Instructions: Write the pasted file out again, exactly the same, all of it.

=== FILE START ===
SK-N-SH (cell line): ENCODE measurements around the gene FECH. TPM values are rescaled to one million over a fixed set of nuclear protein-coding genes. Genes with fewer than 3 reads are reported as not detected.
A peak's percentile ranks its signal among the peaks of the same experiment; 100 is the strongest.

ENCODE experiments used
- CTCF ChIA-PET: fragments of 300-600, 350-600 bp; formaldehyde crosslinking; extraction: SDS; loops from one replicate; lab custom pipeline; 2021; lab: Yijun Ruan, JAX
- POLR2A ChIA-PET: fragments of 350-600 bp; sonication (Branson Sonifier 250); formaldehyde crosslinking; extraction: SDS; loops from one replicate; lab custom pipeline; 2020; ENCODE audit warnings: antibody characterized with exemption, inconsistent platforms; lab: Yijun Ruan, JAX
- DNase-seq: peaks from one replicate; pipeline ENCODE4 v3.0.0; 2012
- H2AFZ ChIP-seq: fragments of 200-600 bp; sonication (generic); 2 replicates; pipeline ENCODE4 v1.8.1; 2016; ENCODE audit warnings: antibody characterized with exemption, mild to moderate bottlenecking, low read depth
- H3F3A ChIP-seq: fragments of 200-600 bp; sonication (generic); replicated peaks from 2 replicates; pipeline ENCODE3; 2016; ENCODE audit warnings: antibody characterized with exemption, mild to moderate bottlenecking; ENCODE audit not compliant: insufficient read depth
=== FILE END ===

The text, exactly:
SK-N-SH (cell line): ENCODE measurements around the gene FECH. TPM values are rescaled to one million over a fixed set of nuclear protein-coding genes. Genes with fewer than 3 reads are reported as not detected.
A peak's percentile ranks its signal among the peaks of the same experiment; 100 is the strongest.

ENCODE experiments used
- CTCF ChIA-PET: fragments of 300-600, 350-600 bp; formaldehyde crosslinking; extraction: SDS; loops from one replicate; lab custom pipeline; 2021; lab: Yijun Ruan, JAX
- POLR2A ChIA-PET: fragments of 350-600 bp; sonication (Branson Sonifier 250); formaldehyde crosslinking; extraction: SDS; loops from one replicate; lab custom pipeline; 2020; ENCODE audit warnings: antibody characterized with exemption, inconsistent platforms; lab: Yijun Ruan, JAX
- DNase-seq: peaks from one replicate; pipeline ENCODE4 v3.0.0; 2012
- H2AFZ ChIP-seq: fragments of 200-600 bp; sonication (generic); 2 replicates; pipeline ENCODE4 v1.8.1; 2016; ENCODE audit warnings: antibody characterized with exemption, mild to moderate bottlenecking, low read depth
- H3F3A ChIP-seq: fragments of 200-600 bp; sonication (generic); replicated peaks from 2 replicates; pipeline ENCODE3; 2016; ENCODE audit warnings: antibody characterized with exemption, mild to moderate bottlenecking; ENCODE audit not compliant: insufficient read depth